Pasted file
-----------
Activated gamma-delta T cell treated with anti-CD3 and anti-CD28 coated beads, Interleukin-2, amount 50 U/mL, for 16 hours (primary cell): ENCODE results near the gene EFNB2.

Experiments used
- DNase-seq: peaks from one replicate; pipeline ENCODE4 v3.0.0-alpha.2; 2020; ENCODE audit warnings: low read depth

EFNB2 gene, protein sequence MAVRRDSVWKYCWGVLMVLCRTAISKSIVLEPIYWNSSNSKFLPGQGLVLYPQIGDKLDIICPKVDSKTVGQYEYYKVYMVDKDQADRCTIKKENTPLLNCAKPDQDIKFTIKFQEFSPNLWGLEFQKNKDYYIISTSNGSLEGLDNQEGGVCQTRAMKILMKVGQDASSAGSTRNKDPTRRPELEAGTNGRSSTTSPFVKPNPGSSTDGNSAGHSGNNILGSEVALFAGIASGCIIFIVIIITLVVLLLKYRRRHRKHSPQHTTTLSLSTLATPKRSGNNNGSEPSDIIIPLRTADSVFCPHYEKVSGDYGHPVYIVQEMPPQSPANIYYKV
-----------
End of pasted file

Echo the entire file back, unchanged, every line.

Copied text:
Activated gamma-delta T cell treated with anti-CD3 and anti-CD28 coated beads, Interleukin-2, amount 50 U/mL, for 16 hours (primary cell): ENCODE results near the gene EFNB2.

Experiments used
- DNase-seq: peaks from one replicate; pipeline ENCODE4 v3.0.0-alpha.2; 2020; ENCODE audit warnings: low read depth

EFNB2 gene, protein sequence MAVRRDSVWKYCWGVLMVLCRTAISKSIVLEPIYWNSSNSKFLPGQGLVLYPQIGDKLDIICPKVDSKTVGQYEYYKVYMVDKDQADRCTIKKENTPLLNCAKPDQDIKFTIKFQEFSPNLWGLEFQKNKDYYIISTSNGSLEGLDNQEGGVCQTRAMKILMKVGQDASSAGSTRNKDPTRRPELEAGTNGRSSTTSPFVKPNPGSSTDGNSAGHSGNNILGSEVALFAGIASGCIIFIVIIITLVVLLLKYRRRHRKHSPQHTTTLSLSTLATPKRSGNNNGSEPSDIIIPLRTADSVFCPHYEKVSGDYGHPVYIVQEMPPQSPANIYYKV